Chairman Mao’s Memorial Souvenir Shop
I was wrapped in a floor-length down parka, resembling nothing so much as a walking sleeping bag, yet I was still shivering from the impossibly cold wind. A stern Chinese man wearing what appeared to be military garb was barking what I perceived to be orders in a loud and unexpectedly high voice. The voice was muffled by my brand-new Big Bird-yellow earmuffs, purchased from a street vendor in another futile attempt to ward off the cold. I wasn’t about to remove the muffs, and it didn’t matter if I heard him clearly anyway since he was speaking Chinese and I couldn’t understand a damn thing he was saying. I was beginning to wonder why I was here, freezing my earmuffs off in Tiananmen Square.
A hyperactive young boy had been racing around, but snapped to attention upon the guard’s orders. The boy smiled at my obvious confusion and shoved me into the line, now structured with four people abreast. I sensed that we were preparing to march. This was all the more unusual considering the fact that we had not witnessed Chinese people in a queue anywhere. The Chinese we had witnessed seemed to prefer to huddle and herd en masse, as opposed to lining up in an orderly fashion. Not here. Here they were like a drill team, or at least a well-trained high school marching band.
More shrill barking orders from the guard, and the child, along with many others, ran full speed toward a wooden cart that I now saw was selling multicolored flowers wrapped in cellophane. The others in line all appeared to be Chinese, mostly parents with children. None seemed interested in this activity in the slightest, rarely speaking to one another and by all appearances unaffected by the brutal cold. The children ran back from the cart, clutching their flowers tightly.
Bark-bark-barking, then march we did, in a formation of sorts around the square. About the time I decided that this was really getting too weird, we halted. A flat cart had been rolled out, near the entrance of the hall where Chairman Mao Zedong’s body resides. We started marching again, and as we filed past the flat cart, people laid the flowers, still wrapped in cellophane, on the cart apparently as a tribute to the Chairman. After the full line passed the cart, I glanced back and saw that they were wheeling it directly back over so the flowers could be resold to another group of loyal citizens of the PRC. Well played.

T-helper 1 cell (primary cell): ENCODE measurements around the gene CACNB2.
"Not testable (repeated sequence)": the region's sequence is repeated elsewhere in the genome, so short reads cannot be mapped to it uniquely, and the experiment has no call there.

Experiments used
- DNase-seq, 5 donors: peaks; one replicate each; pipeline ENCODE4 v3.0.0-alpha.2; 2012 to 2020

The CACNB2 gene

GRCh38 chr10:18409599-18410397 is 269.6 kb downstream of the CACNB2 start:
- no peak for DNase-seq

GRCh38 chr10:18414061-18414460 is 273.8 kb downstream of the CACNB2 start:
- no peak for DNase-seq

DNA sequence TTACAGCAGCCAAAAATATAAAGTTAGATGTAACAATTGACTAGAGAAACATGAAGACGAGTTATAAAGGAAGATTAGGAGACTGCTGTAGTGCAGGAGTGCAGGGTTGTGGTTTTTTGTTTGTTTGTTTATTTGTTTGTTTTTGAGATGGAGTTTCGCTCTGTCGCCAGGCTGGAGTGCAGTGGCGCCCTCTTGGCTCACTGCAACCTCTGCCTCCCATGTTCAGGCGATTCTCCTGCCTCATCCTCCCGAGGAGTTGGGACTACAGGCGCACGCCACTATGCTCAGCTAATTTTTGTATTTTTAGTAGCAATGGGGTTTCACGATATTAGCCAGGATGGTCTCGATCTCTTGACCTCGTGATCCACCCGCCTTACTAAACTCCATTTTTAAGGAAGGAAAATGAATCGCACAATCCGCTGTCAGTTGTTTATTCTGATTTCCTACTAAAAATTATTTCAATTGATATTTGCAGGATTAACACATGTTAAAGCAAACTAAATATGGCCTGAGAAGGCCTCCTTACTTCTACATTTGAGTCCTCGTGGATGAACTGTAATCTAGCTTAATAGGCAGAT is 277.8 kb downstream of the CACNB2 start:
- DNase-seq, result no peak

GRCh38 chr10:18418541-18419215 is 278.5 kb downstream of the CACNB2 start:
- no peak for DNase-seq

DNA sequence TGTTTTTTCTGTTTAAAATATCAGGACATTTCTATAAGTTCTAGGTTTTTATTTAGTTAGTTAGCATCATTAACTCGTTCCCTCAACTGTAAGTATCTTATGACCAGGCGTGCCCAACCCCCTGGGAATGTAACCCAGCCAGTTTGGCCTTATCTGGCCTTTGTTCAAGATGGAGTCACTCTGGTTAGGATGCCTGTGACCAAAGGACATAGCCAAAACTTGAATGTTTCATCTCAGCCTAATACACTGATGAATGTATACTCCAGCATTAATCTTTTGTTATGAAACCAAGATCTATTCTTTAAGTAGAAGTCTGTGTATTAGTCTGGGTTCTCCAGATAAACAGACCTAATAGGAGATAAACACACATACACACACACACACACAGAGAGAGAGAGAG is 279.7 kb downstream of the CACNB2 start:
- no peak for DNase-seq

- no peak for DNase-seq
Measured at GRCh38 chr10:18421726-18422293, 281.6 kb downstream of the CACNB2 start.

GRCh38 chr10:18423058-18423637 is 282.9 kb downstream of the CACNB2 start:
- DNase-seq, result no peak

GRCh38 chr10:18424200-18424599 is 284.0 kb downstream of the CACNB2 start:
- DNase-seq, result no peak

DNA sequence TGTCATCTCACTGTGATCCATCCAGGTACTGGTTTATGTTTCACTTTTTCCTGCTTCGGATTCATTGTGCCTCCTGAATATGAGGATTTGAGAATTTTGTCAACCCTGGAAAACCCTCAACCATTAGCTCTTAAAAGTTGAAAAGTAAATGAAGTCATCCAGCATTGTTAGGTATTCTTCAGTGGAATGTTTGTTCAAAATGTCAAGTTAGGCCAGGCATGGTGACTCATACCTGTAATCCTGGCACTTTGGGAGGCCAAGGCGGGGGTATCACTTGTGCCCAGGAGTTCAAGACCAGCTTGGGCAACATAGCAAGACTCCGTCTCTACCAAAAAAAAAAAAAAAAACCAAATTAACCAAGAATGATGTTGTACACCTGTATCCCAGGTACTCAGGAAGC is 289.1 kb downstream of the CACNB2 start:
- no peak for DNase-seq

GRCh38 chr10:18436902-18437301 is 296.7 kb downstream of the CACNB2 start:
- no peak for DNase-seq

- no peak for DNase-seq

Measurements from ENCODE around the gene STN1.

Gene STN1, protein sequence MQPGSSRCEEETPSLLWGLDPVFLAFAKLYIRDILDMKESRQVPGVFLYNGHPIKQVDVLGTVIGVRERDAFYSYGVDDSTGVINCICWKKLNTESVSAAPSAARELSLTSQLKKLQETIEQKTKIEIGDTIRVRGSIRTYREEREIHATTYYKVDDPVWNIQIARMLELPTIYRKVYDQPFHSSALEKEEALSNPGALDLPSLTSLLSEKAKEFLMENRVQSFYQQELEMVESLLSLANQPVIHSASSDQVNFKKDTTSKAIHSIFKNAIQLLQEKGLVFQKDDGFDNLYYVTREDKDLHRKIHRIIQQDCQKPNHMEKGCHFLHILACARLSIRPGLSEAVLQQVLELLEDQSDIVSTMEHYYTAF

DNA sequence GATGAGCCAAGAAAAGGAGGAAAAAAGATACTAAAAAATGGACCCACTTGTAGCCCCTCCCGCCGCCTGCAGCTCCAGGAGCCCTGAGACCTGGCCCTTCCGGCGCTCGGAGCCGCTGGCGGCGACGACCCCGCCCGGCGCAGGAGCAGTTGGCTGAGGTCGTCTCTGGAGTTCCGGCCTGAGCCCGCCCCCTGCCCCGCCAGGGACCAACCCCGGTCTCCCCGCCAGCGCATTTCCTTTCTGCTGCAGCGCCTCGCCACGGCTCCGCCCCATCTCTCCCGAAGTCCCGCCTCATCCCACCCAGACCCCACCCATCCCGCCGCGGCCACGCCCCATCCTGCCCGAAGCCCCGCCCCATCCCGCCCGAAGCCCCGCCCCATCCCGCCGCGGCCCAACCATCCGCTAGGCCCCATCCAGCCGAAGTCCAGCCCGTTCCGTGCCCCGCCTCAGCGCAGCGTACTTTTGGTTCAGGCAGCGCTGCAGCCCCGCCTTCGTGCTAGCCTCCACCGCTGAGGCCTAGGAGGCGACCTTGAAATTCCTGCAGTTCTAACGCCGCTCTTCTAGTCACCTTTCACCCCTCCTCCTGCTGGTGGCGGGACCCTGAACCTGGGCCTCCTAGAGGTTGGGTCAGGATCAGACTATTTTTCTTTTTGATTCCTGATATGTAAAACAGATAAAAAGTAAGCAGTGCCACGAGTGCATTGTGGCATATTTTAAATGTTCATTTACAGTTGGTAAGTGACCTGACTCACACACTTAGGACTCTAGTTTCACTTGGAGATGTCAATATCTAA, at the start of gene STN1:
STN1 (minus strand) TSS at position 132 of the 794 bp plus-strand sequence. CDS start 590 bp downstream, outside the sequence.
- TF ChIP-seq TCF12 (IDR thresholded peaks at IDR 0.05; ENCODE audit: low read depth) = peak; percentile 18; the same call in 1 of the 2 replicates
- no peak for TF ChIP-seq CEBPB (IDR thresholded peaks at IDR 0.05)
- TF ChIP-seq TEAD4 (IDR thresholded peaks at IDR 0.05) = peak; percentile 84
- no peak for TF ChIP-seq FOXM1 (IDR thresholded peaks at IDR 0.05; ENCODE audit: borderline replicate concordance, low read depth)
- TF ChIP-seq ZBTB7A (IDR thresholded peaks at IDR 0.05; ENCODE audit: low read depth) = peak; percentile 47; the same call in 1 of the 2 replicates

When we finally entered the Memorial Hall, I saw one sign in English, and it simply said, “QUIET!” Apparently they didn’t want chatting on the queue. The Chinese seemed reverent, reflective even, as they quickly and noiselessly filed past the crystal coffin. The body is rumored to be wax, and I would not doubt it, based on my admittedly brief viewing as I herded though the Hall. Despite the rather inhuman look of him, many of the Chinese people seemed genuinely moved, as if their lord and savior were lying in state in front of them.
And then, as quickly as we were in, we passed through another door and – WOW. Every imaginable type of souvenir, trinket or bauble bearing Chairman Mao’s face was lined up for sale on tables just outside the door of the Hall. It felt so tacky, so capitalist, so AMERICAN, after this display of religious reverence. Perhaps they would say they are being pragmatic; people want to remember the experience of seeing the Chairman, so why not provide them a remembrance (for a price)? After all, every museum sends you through the gift shop on your way out the door.
Thus was the China I visited: a land of contradictory values, where capitalism no longer appears to be a dirty word; where a shoeless man holding a chicken coop pedals his rickety bike past young girls in Prada popping out of the supersize shopping mall; where The Great Leader, deified by a segment of the populace, is being used to shill coffee mugs and key chains, air fresheners and refrigerator magnets.